May, 7, 2011
It’s 6:00 a.m. and I’m awake. There is a thin whisper of gray suggesting that night is about to retreat. I read my watch and decide that it is plenty early and I can go back to sleep. I do.
I rest peacefully but wake in a startle. It felt good to go back to sleep and I’m trying not to feel an anxiety about getting started early, but I hate to waste the day sleeping. I check my watch to see how long I’ve slept. It’s 6:15.
I stare at the ceiling of the shelter for a few minutes, then roll to my side and observe Musher, Frenchy, and the Husky sleeping peacefully. Mice haven’t bothered me all night and I wasn’t eaten by a bear. Thank God for the Husky.
I slide out of the sleeping bag and begin the process of stuffing, folding, and packing. I try to be as quiet as possible; even so Musher stirs from the sounds and the activity.
It’s 13.5 miles to Hot Springs and I’m going to try not to race, but sometimes it’s hard for me to reign myself in. By 6:50 I have removed the wrapping from some pre-packaged bark and sticks combo-meal, hoisted the pack to my shoulders and I’m walking. I give a last wave to the bunch from last night. They were entertaining if nothing else.
Less than a quarter mile down the hill I pass by the leapfrog couple from yesterday. I remember when they passed by the shelter last night without even a pause to consider the shelter as home for the night. Perhaps they sized up the rough-looking group, which we were, and determined it just wasn’t safe for sane people. Anyway, I pause and chat for a few minutes. They are always cordial to me. I don’t overstay my welcome.
I work my way to Kale Gap, only a mile, then begin working my way up Bluff Mountain. I am acutely aware of my water shortage, but I pass the first few trickles coming out of the mountain anyway. Half way up Bluff Mountain I find a marginal water source, remove my pack and attempt to fill my water bladder. But it’s just not going to work. Hiking alone I’m relying on tablets for purification and I really miss my filter. I finally dump the few muddy drops I could get and move on. Another quarter mile and I’m rewarded; there is a good flow dropping over rocks and I’m able to refill my supply.
It is four miles downhill to Garenflo Gap and I walk it out quickly. It’s a good time for a break so I sit and have some water. There is a gravel road that comes up to the gap and a place where you could possibly leave an auto for a few days.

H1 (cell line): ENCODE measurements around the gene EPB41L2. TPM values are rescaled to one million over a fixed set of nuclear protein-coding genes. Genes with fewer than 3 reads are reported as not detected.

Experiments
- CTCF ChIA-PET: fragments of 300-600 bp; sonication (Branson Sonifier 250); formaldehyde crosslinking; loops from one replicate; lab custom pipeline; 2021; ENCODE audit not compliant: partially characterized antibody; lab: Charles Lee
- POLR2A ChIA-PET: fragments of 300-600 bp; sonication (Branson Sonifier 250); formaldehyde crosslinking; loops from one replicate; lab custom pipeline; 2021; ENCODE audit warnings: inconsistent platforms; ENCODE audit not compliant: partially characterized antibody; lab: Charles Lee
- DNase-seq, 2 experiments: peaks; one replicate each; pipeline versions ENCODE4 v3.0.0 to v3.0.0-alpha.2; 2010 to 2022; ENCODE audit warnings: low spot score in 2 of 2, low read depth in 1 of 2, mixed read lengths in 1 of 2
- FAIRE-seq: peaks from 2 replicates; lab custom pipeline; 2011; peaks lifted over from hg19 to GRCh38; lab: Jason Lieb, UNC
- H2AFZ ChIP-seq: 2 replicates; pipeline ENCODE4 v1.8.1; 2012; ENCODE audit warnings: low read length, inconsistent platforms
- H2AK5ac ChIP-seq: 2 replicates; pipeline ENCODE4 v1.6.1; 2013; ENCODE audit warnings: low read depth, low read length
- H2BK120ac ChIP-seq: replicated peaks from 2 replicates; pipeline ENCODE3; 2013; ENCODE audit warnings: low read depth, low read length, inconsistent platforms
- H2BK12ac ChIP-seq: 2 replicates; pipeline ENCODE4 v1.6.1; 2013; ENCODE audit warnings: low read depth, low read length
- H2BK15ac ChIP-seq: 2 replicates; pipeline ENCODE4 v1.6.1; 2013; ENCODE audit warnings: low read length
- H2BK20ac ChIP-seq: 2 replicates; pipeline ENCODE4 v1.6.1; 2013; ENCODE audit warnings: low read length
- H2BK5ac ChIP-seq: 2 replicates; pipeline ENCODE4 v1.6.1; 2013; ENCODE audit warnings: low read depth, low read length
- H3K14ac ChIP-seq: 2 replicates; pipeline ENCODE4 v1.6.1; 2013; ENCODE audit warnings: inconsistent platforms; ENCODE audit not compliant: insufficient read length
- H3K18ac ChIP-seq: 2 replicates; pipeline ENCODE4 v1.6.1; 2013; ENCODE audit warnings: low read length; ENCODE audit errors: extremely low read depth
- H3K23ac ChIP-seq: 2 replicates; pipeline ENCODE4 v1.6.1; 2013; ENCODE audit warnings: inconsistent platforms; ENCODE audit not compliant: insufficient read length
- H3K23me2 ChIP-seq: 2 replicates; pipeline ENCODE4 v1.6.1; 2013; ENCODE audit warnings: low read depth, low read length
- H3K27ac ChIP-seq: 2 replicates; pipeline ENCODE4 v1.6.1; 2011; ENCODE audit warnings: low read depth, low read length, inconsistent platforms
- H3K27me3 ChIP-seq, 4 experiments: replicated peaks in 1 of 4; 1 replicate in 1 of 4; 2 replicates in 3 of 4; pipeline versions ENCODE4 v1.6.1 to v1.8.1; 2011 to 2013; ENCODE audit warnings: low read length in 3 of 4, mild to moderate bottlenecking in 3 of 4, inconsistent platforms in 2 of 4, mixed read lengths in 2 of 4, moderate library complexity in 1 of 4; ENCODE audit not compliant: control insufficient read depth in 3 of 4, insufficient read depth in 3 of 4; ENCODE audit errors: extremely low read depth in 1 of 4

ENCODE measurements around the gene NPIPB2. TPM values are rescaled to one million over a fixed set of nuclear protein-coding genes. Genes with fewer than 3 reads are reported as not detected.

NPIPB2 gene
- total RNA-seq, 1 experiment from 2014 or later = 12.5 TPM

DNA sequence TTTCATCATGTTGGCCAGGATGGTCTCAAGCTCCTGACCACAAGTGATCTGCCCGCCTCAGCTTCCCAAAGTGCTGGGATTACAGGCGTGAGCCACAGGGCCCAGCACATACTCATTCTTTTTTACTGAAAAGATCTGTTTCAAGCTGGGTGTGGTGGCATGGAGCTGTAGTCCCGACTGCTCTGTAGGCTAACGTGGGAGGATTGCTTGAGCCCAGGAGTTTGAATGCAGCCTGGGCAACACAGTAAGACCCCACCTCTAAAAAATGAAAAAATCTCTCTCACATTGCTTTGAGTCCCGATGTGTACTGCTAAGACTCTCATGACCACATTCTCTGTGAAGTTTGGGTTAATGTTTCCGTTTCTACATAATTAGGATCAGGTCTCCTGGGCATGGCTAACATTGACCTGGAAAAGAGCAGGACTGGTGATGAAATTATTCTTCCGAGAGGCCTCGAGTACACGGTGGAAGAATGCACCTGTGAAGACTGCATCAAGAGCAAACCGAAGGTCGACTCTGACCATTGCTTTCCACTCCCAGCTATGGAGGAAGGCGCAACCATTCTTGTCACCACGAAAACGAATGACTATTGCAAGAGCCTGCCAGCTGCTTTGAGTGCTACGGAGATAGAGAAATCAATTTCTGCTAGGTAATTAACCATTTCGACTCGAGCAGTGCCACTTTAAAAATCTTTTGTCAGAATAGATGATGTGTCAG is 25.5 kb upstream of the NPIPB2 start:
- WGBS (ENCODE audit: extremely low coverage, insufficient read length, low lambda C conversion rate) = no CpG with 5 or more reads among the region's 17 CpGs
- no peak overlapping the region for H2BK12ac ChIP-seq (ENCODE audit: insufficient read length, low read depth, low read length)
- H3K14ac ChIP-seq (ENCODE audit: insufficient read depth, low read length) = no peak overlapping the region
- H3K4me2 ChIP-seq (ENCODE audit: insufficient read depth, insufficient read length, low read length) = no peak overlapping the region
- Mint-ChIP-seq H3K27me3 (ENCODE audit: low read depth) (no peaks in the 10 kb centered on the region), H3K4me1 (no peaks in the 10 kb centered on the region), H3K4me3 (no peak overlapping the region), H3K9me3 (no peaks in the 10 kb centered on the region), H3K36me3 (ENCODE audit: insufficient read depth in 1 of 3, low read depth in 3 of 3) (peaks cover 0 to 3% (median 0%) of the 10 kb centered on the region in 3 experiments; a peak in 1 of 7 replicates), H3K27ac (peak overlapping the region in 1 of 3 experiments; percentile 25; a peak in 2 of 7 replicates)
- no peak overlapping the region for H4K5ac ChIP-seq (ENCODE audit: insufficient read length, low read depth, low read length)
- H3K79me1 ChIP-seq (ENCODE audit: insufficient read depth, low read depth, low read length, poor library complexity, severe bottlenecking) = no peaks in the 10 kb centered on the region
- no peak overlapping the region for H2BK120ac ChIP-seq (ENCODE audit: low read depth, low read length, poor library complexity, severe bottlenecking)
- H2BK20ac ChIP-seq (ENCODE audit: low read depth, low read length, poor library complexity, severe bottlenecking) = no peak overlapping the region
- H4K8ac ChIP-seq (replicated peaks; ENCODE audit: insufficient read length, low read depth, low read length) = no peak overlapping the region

I hear voices coming down the trail from the direction I just came. It’s the couple that stayed next to the shelter – on the other side of the bear cables. As we chat, the leapfrog couple comes by. Wow, five of us on the trail together. We all take off together but spread out along the trail. At first I’m hiking behind the father-daughter, husband wife mystery couple (aka the leap-frog couple.) That’s when it happens. She’s talking to me while he is 20 paces ahead and she mentions their 5-year old daughter. It is an AHA moment. But then I try to do the speculative math in my head. What could she be, 23, 24, 25? The revelation amuses me and I soon dismiss it and go on to other mental amusements. Soon I’m walking with the other couple whose trail names are Veggie and Square. Their names have to do with their dietary habits, and yet they have an amusing story. Someone had asked of them, “Which one of you is the swearer?” She thought they had asked which one is squarer and said, “He is.”
Somewhere this side of Garenflo Gap I have spoken of the daughters who were with me the first two days. No sooner spoken I look up and who is standing on the trail? Teen daughter.
I’m surprised and I laugh, introducing the aforementioned daughter to Veggie and Squared.
“See, I told you she was real!”
She has hiked seven miles up from Hot Springs, covering a little more than half the distance. She cares nothing about her sore, stiff knee. She must hike. She is dauntless.
Eventually our conversation groups drift apart and I’m left hiking into Hot Springs with Teen Daughter. We get glimpses of the town when it is still far below, but moving steadily downhill we eventually find ourselves at the road that leads through town. I feel victorious. I’ve walked 70 miles in 4 days and arrived at the destination by 12:30 in the afternoon. That would be 13.5 miles in 5 hours and 40 minutes, including stops.
I’m triumphant as we walk through town. Sure, this is just a waypoint for a through hiker, but it is the destination for this version of my tour of the A.T.
As we walk, we check out the outfitter’s, the few restaurants, and the laundry. In fact, at the laundry I see Tall-guy and Dink. We’re all smiles as we exchange greetings and stories. He made it into town last night at 10:30, so he must have cruised along the dark trail. He explained that the batteries in his headlamp were getting dim so he had to walk fast.
There is a scene in the movie Southbounders where the characters are picking up supplies. In the movie they say they still have 650 miles to go, but I could tell they were in front of the Hot Springs post Office, a mere 270 miles from Springer Mountain. We want to be just like those famous movie actors, so we take turns photographing ourselves in front of the Hot Springs post office.
Four days go by so fast. Life as a section hiker is intense. Far too soon we are in the car, heading home. Until next time, A.T., until next time.